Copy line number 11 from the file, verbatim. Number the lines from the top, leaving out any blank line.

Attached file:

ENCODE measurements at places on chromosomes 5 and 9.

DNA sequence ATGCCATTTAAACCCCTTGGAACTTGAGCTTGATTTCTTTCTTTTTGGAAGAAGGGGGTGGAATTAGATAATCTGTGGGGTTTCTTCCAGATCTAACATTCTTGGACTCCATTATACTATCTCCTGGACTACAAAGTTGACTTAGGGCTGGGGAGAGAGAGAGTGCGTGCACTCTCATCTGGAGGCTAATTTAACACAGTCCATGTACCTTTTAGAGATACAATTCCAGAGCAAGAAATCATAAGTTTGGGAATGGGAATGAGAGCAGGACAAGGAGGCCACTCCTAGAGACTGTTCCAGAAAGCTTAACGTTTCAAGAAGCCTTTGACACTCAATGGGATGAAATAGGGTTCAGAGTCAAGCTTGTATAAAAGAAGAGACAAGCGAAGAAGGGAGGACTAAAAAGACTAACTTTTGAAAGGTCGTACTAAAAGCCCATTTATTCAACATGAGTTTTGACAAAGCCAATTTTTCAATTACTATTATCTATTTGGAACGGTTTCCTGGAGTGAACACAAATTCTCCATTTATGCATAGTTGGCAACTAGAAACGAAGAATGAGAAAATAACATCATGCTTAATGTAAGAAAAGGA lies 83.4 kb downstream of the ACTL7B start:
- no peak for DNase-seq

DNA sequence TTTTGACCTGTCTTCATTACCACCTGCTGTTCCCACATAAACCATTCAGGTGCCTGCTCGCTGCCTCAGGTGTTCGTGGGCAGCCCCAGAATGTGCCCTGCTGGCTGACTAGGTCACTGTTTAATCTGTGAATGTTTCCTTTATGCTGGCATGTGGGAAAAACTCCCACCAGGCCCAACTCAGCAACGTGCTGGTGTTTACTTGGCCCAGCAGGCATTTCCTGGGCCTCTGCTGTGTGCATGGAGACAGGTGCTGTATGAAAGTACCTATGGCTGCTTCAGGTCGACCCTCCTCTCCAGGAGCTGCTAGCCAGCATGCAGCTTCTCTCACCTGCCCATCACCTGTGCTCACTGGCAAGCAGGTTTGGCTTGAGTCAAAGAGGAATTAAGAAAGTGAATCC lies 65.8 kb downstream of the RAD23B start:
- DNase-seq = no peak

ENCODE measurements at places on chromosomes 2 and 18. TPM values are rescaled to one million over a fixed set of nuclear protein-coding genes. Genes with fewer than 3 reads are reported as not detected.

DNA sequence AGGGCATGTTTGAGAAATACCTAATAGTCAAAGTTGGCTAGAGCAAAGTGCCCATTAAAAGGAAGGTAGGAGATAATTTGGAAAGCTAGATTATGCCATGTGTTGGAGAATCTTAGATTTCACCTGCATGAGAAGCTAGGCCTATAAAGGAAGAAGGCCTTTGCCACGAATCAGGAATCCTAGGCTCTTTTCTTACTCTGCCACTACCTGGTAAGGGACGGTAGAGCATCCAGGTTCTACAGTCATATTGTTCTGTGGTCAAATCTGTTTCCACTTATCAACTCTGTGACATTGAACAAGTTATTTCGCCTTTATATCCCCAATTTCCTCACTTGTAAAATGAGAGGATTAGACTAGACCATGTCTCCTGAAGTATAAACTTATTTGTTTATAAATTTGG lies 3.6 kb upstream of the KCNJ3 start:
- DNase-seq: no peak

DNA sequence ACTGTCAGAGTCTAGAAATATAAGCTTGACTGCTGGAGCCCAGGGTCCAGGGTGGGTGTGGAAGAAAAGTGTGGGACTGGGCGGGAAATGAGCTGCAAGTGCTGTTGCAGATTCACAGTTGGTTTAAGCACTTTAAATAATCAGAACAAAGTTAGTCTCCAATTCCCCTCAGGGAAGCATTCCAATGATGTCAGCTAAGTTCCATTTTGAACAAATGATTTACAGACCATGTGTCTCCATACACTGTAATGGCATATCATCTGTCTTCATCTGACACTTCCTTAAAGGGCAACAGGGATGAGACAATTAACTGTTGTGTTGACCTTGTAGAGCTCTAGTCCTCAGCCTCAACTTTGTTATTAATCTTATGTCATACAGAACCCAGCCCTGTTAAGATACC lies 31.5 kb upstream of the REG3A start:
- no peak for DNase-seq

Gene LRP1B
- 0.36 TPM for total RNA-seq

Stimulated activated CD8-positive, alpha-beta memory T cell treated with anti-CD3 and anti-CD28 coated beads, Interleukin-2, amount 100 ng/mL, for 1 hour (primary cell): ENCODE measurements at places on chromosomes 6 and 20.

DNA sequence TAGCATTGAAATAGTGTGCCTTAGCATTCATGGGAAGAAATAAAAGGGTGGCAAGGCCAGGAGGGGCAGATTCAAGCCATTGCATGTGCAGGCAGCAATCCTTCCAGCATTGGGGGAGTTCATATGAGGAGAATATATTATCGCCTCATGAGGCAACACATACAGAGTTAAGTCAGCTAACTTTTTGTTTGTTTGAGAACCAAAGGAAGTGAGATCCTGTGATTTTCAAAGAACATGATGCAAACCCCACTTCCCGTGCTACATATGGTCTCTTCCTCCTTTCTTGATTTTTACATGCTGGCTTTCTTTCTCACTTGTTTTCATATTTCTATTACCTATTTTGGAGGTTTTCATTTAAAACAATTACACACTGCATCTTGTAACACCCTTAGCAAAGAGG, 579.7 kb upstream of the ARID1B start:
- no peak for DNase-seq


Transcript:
Gene LRP1B